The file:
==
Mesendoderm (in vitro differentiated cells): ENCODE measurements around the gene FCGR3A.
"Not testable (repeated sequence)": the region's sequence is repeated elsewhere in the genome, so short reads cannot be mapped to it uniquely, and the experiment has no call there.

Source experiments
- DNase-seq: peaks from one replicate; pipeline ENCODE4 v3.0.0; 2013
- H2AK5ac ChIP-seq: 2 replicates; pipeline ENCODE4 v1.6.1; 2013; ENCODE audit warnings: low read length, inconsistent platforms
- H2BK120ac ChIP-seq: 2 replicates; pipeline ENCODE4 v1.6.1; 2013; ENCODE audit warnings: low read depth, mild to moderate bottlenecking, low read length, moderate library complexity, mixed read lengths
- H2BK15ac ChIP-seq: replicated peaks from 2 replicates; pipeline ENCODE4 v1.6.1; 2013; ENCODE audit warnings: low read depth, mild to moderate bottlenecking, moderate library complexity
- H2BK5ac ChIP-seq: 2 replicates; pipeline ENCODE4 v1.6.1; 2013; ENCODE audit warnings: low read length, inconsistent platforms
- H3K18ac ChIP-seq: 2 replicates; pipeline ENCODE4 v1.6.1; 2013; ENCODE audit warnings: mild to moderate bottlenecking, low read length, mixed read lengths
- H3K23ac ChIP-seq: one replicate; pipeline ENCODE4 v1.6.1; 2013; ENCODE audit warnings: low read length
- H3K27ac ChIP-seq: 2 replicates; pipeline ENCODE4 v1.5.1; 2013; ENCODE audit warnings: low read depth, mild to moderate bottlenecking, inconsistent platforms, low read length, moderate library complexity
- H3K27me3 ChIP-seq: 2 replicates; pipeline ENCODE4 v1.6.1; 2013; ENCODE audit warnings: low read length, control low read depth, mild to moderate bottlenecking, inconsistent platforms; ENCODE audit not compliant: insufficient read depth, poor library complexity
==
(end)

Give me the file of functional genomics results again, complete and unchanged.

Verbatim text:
Mesendoderm (in vitro differentiated cells): ENCODE measurements around the gene FCGR3A.
"Not testable (repeated sequence)": the region's sequence is repeated elsewhere in the genome, so short reads cannot be mapped to it uniquely, and the experiment has no call there.

Source experiments
- DNase-seq: peaks from one replicate; pipeline ENCODE4 v3.0.0; 2013
- H2AK5ac ChIP-seq: 2 replicates; pipeline ENCODE4 v1.6.1; 2013; ENCODE audit warnings: low read length, inconsistent platforms
- H2BK120ac ChIP-seq: 2 replicates; pipeline ENCODE4 v1.6.1; 2013; ENCODE audit warnings: low read depth, mild to moderate bottlenecking, low read length, moderate library complexity, mixed read lengths
- H2BK15ac ChIP-seq: replicated peaks from 2 replicates; pipeline ENCODE4 v1.6.1; 2013; ENCODE audit warnings: low read depth, mild to moderate bottlenecking, moderate library complexity
- H2BK5ac ChIP-seq: 2 replicates; pipeline ENCODE4 v1.6.1; 2013; ENCODE audit warnings: low read length, inconsistent platforms
- H3K18ac ChIP-seq: 2 replicates; pipeline ENCODE4 v1.6.1; 2013; ENCODE audit warnings: mild to moderate bottlenecking, low read length, mixed read lengths
- H3K23ac ChIP-seq: one replicate; pipeline ENCODE4 v1.6.1; 2013; ENCODE audit warnings: low read length
- H3K27ac ChIP-seq: 2 replicates; pipeline ENCODE4 v1.5.1; 2013; ENCODE audit warnings: low read depth, mild to moderate bottlenecking, inconsistent platforms, low read length, moderate library complexity
- H3K27me3 ChIP-seq: 2 replicates; pipeline ENCODE4 v1.6.1; 2013; ENCODE audit warnings: low read length, control low read depth, mild to moderate bottlenecking, inconsistent platforms; ENCODE audit not compliant: insufficient read depth, poor library complexity